For FDOT, the stimulus funding comes on the heels of Gov. Crist’s own Accelerate Florida program. Enacted last fall, that program accelerated approximately 179 projects totaling about $1.4 billion in construction funding by moving up their start dates by between one and five months.

“We have a governor who has really helped lead the fight to get more federal dollars from Washington,” says Dick Kane, public information officer with FDOT. “He’s been on the forefront to ensure that we get more money for transportation, because those transportation improvements will equal more jobs for people.”

Other public works construction will get a boost. According to Bruce Kershner, executive vice president of the Underground Utility Contractors of Florida in Longwood, the state is expecting to receive about $134 million for wastewater projects and as much as $90 million for drinking-water facilities.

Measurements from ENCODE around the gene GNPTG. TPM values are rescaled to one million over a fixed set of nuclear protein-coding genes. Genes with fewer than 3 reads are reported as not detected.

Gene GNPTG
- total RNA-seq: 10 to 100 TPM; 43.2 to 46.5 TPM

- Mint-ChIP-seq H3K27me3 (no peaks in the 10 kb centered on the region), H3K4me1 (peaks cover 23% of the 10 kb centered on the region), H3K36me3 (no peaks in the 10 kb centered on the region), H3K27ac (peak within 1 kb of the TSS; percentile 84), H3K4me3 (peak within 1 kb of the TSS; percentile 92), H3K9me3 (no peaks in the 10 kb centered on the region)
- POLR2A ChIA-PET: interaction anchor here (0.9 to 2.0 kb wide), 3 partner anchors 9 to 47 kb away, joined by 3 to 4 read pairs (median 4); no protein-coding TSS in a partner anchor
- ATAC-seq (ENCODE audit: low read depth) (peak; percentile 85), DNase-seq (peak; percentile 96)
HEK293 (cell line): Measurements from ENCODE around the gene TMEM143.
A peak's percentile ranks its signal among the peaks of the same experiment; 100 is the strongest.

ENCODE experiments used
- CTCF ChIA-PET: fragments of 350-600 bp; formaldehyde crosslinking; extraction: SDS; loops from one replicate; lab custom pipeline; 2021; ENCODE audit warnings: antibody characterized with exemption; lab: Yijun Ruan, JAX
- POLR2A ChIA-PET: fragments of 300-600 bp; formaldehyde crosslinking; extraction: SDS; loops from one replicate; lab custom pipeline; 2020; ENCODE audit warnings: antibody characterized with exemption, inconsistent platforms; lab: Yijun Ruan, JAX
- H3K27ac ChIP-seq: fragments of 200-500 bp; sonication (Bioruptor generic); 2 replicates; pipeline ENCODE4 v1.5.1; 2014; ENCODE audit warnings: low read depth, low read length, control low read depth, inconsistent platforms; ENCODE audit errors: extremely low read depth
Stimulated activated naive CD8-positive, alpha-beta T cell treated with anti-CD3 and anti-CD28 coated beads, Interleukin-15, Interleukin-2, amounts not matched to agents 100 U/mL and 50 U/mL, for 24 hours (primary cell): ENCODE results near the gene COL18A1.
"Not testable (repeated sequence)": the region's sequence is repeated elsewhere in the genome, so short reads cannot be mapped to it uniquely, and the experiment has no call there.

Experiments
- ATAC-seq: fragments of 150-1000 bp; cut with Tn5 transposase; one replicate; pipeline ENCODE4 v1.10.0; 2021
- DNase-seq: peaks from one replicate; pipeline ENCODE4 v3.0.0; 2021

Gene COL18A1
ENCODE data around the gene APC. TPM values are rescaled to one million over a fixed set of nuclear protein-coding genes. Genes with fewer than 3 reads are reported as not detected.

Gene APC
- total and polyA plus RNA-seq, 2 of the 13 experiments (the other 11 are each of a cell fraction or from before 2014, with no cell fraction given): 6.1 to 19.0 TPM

“For wastewater projects, that’s a drop in the bucket,” Kershner says. Half of that amount will go to grants for small and financially disadvantaged communities, he added.

Those representing the vertical building markets were less optimistic about the impact from the stimulus law on their constituents.

Mark Wylie, president and CEO of the Central Florida Chapter of Associated Builders & Contractors in Orlando, says the impact from the stimulus “will be marginal in Orlando, from what I can tell. The total amount of infrastructure spending appears to be less than 10% of the total package, and when that is divided out over 50 states … it will not have much of an impact on construction activity in any one area.”

Wylie further figures stimulus funds would only cut the rate of unemployment by less than 1%. “That will be great for the people who get the jobs,” he said, “but it will not have much impact on the whole industry.”